As developers whom do we write code for?
This is one of the questions that I like to throw at beginning developers at my workplace. It is a question open enough to get even shy people involved in a discussion, yet relevant and tangible enough to yield answers that can guide us in our daily work.
Whom, then, do we developers write code for?
Obviously, we write code for computers, be it compilers or interpreters (in most cases). Clearly, this can't be a wrong answer. And it is not. For what is code worth that doesn't even compile and can't be interpreted?
Then again, pseudo code is something that can hold a lot of educational value, yet doesn't need compiling or interpreting. Though, pseudo code is not what pays our bills (not as developers, at least, as instructors maybe).
So, is the machine all we write code for? No, it is not. If that were the case, there wouldn't be a need for high-level languages such as C#, Java, Swift and the like. We could happily type away in assembly or machine code instead, and for sure only few of us would enjoy that (I certainly wouldn't).
So, whom or what else do we write code for?
We write code for whomever pays us writing it. Another crystal clear answer that is absolutely true and yet entirely false. Yes, we get paid by our clients to write code for them that they couldn't (in some cases, wouldn't) write themselves. It is them who tell us what our product is supposed to do, so we have to write code that satisfies their business needs.
And yet, the functional criterion here is only one of many criteria. There are nonfunctional aspects to consider when writing code. To put it simple, we can write code that satisfies all business needs and yet delivers a product that fails spectacularly (indeed, this happens more frequently than beginning devs might think).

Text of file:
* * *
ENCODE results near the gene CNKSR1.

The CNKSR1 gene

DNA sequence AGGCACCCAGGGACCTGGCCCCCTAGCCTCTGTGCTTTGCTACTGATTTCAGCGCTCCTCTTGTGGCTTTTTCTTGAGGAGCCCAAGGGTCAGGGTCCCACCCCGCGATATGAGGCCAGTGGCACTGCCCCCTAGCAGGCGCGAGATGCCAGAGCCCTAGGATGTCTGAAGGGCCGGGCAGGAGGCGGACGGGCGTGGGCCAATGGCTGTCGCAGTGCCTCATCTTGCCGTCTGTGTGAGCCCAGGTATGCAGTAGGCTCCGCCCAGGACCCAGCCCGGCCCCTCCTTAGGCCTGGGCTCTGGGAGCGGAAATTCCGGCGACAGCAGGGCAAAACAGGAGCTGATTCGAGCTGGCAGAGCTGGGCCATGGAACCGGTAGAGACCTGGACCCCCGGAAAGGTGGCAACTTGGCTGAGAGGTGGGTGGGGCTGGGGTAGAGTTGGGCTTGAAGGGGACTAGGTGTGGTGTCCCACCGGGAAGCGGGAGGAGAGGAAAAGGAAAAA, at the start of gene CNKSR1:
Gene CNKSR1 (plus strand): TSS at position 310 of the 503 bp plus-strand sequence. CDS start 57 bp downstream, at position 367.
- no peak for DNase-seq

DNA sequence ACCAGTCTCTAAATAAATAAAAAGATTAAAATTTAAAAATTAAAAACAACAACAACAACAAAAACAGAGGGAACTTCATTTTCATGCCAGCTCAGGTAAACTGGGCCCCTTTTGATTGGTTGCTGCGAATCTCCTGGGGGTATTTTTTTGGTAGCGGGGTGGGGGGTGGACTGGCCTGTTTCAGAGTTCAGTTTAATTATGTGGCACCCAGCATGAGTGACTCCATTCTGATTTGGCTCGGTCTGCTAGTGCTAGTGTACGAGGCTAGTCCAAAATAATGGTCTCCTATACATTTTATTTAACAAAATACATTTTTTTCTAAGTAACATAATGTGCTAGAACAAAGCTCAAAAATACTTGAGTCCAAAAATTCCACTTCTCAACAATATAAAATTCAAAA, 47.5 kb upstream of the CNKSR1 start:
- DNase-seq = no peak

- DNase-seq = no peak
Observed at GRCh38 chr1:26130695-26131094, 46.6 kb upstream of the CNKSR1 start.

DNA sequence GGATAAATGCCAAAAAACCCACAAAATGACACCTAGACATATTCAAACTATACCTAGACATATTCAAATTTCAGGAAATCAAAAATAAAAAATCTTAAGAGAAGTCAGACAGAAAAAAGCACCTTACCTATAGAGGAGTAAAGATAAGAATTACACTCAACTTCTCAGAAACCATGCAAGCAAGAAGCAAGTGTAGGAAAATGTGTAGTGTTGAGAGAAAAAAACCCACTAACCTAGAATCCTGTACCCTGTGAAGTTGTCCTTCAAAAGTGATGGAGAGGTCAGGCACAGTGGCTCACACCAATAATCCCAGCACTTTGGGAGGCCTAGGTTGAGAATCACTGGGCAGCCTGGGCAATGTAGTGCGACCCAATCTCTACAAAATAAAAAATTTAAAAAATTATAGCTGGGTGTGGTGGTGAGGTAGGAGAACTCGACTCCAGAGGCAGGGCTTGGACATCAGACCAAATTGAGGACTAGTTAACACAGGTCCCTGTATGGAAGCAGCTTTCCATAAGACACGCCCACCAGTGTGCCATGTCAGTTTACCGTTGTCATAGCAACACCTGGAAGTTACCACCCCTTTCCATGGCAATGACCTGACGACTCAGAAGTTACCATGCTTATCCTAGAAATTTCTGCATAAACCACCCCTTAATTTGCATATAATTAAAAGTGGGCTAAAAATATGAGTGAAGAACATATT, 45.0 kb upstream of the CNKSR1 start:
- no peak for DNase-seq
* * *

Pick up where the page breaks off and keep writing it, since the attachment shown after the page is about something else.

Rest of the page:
So, if we do not write code solely for machines, and not solely for our clients, whom else could we write it for?
At the end of the day, writing code is first and foremost something that we do for ourselves. We write code for ourselves because we have to maintain it tomorrow. We write code for our colleagues because they will have to use our work, fix some bug, or add a new feature. We write code for every human being who comes across it.
This is as trivial as it is important: code is written not for a machine, not for a client, not for anything else but fellow human beings. And we should not forget that those people touching our code are very likely to be under a lot of pressure. They are probably not keen on deciphering hieroglyphs or fishing in the dark. They would most certainly appreciate code that reveals itself upon them and guides them through its peculiarities in good faith.
So it is up to each and every one of us to take good care of our code, to communicate our intent clearly, to let our code tell a story that our fellow developers will be happy to engage in.
Let us write code and pretend we would have all forgotten about it the next moment. Would we be happy to touch it the next day and fix a bug or add some features? Would we enjoy reading our code, working in it? If we answer "no" to any of these questions, we are not writing the code that our fellow developers (or even we ourselves) deserve.
We should never forget that every single line that gets written once, is read ten times or more. Bottom line, code generally must be optimized for reading, not for writing (performance aspects and the like put aside, those may be rare exceptions). And that in itself is far more difficult than it may sound.
We can rest assured that everyone of us is grateful to someone who cared enough to write clear and intention-revealing code. Let us be that someone!